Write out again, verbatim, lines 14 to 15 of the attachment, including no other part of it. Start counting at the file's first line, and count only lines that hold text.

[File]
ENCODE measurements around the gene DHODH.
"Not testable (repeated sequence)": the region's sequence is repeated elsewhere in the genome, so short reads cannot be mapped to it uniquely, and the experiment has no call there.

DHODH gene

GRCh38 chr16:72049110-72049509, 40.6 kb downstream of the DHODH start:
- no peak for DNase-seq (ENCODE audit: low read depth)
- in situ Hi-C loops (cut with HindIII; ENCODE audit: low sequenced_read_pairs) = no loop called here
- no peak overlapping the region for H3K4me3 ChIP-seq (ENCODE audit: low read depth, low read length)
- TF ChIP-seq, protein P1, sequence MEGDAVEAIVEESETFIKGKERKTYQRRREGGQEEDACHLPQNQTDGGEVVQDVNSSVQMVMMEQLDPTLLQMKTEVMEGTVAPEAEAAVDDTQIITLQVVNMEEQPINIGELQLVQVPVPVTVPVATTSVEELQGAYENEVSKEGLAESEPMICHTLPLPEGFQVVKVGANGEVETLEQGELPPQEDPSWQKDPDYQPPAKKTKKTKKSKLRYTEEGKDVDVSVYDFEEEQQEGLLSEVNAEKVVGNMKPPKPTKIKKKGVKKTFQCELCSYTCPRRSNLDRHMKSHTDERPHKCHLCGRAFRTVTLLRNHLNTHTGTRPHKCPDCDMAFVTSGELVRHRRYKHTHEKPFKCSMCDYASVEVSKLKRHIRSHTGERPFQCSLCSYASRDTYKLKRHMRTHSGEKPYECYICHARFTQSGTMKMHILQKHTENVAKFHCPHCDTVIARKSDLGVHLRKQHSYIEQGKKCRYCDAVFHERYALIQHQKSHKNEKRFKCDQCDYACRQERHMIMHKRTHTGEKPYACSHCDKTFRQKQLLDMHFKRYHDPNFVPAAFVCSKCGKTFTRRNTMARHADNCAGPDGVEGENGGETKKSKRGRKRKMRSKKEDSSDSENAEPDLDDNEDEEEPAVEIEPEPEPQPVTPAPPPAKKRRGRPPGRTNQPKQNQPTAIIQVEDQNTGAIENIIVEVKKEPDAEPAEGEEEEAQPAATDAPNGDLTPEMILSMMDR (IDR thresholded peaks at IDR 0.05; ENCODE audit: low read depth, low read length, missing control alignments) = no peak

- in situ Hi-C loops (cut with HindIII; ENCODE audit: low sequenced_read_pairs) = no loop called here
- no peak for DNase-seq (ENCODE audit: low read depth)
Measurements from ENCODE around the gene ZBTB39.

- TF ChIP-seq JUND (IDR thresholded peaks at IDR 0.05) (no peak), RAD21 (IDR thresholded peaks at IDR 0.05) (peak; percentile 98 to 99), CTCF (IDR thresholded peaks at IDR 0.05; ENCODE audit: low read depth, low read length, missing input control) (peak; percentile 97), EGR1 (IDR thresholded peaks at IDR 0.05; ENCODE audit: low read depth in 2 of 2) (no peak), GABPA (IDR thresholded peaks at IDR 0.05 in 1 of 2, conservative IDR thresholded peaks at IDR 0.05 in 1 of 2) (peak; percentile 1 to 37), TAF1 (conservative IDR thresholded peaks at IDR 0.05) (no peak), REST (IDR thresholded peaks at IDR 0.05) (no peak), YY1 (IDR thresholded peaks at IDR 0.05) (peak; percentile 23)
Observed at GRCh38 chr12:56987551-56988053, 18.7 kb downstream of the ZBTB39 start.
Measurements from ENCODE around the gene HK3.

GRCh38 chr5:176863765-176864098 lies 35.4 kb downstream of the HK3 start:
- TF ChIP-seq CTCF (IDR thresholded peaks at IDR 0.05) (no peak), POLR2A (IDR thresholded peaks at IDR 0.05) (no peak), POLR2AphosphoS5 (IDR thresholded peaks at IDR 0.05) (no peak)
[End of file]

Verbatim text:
Measurements from ENCODE around the gene HK3.

GRCh38 chr5:176863765-176864098 lies 35.4 kb downstream of the HK3 start: